WASHINGTON, D.C. – Gov. Michelle Lujan Grisham signed an executive order on Monday to protect abortion providers from extradition if other states hostile to abortion rights attempt to pursue charges against the providers. Lujan Grisham signed the order during a press conference on Monday. She was flanked by representatives from abortion rights organizations and state Sen. Linda Lopez, D-Albuquerque. Lopez sponsored the bill that repealed New Mexico’s 1969 law that banned abortion with few exceptions in 2021. Lujan Grisham said the order would provide protections in a number of ways, including ensuring access for individuals who reside in the state and also ensure protections for individuals traveling from out of the state.
The U.S. Supreme Court overturned Roe v. Wade Friday morning, creating what individuals working on the front lines of reproductive access in New Mexico called a “public health emergency” during a press conference Friday afternoon. Farinaz Khan, a healthcare provider, said every abortion clinic in four states closed by Friday morning. “As women and people with uteruses, we are second class citizens in our own country. Our patients will be deeply harmed by this decision,” she said. Many during the press conference stressed that abortion is, and will remain, legal and safe in New Mexico.
In addition to high-profile efforts to improve public safety and education, Gov. Michelle Lujan Grisham has called on lawmakers to address cannabis during the 30-day legislative session.
Lujan Grisham issued a message on Thursday afternoon, authorizing lawmakers to add changes to the Cannabis Regulation Act to the legislative agenda.
The governor’s message pertains to SB 100, which is sponsored by state Sen. Linda Lopez, D-Albuquerque. The bill, if passed, would increase production limits for cannabis microbusinesses, allow state regulators to require education requirements for cannabis servers, allow liquor license holders to also obtain a cannabis business license and allow some cannabis businesses to employ workers who are under 21, but over 18 years of age, as well as other changes to the law.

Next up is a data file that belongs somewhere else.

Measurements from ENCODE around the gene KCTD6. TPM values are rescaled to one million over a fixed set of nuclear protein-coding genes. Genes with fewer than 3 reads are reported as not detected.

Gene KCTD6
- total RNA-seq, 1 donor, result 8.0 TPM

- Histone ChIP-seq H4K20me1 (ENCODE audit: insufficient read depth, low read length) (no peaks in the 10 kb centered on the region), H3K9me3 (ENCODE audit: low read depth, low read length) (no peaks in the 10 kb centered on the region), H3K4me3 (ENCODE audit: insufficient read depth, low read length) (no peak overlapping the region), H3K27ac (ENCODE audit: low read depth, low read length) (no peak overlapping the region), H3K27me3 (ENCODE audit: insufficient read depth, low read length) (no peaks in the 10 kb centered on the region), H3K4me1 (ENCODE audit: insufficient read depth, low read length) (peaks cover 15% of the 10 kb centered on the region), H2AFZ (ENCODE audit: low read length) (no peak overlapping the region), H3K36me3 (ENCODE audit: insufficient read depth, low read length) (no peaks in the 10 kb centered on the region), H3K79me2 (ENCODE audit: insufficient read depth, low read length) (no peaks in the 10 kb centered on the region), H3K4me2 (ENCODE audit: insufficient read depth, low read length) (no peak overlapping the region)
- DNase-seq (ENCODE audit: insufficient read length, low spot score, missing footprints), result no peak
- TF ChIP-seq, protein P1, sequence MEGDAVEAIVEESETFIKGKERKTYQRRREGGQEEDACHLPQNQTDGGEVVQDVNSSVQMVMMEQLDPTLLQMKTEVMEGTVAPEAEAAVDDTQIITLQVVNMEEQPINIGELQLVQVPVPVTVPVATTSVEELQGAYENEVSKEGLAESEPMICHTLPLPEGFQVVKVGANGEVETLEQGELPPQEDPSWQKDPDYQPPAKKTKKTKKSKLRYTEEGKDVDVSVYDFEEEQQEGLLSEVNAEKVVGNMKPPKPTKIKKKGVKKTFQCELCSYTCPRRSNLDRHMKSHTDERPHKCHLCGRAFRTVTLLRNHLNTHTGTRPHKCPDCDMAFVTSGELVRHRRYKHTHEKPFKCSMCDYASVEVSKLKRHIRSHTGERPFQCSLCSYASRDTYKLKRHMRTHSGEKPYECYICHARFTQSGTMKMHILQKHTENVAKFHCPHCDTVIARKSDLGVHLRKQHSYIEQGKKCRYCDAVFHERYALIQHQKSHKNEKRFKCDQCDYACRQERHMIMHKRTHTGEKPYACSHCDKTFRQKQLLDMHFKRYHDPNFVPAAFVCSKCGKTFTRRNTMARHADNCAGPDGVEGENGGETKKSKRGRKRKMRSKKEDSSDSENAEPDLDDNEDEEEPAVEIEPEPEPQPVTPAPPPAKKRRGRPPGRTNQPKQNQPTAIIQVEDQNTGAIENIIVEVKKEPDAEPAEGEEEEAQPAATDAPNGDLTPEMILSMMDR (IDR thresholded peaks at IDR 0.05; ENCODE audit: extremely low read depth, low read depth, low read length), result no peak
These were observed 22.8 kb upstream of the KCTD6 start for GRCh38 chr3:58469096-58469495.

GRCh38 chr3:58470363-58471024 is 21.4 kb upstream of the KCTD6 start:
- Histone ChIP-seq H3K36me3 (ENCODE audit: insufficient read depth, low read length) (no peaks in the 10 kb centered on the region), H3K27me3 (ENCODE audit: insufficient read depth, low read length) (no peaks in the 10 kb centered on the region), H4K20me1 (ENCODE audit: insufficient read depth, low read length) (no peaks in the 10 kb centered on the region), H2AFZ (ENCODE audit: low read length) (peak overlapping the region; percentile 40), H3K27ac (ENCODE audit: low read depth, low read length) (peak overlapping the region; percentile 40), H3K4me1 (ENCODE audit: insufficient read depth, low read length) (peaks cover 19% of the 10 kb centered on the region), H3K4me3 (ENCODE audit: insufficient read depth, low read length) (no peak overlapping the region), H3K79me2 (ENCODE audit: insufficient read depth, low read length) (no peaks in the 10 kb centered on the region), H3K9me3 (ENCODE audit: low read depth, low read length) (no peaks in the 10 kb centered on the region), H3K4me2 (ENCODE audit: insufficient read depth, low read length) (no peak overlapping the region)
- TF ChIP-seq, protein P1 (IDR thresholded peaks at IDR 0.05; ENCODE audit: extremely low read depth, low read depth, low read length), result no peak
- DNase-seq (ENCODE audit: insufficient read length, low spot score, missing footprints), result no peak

The state’s Cannabis Control Division announced earlier this week that it planned to work with the governor and lawmakers to increase plant limits for cannabis microbusinesses as a way to combat expected shortages in April when sales are expected to begin. The division also announced an emergency rule change for non-microbusinesses, but production limits for smaller operations are written into statute. SB 100 proposes to increase plant limits for microbusinesses from 200 to 1,000 mature plants. The bill would also allow cannabis businesses that previously only sold medical cannabis to employ workers who are 18 years of age.
Two New Mexico state Senate committees advanced two redistricting maps on Thursday, one for Congress and one for the state Senate. A New Mexico Senate bill that would redraw the state’s congressional districts inched closer to a full Senate vote on Thursday after the Senate Judiciary Committee advanced the bill on a 6-3 party-line vote.
SB 1, sponsored by Sen. Joseph Cervantes, D-Las Cruces, and Rep. Georgene Louis, D-Albuquerque, would make significant changes to the three congressional districts by grouping much of northern New Mexico with a portion of the southeast part of the state. The bill also suggests including rural areas like Carrizozo with much of the urban Albuquerque area. But more rural areas of Albuquerque would be included in the southern congressional district.
The proposed map is similar to what is largely being referred to as the “people’s map” which was backed by a coalition of progressive advocacy groups. Proponents of “the people’s map” have also added their support of SB 1, arguing that it would group together large populations of Hispanic and Latino voters.
Three bills passed the state Senate Sunday night that will, if they become law, advance equity for the LGBTQ community and people of color. SB 213, called the panic defense bill, passed by a vote of 41 to 0 with no debate. Sponsored by state Sen. Jacob Candelaria, D-Albuquerque, the bill would prevent someone who commits a violent crime from using the victim’s sexual orientation, gender expression or identity as a legal defense in court. State Sen. Liz Stefanics, D-Los Cerrillos, who is a co-sponsor on the bill, said she knew a man in the 1980s who was violently murdered because of his sexual orientation. The man who perpetrated the crime used the panic defense, Stefanics said.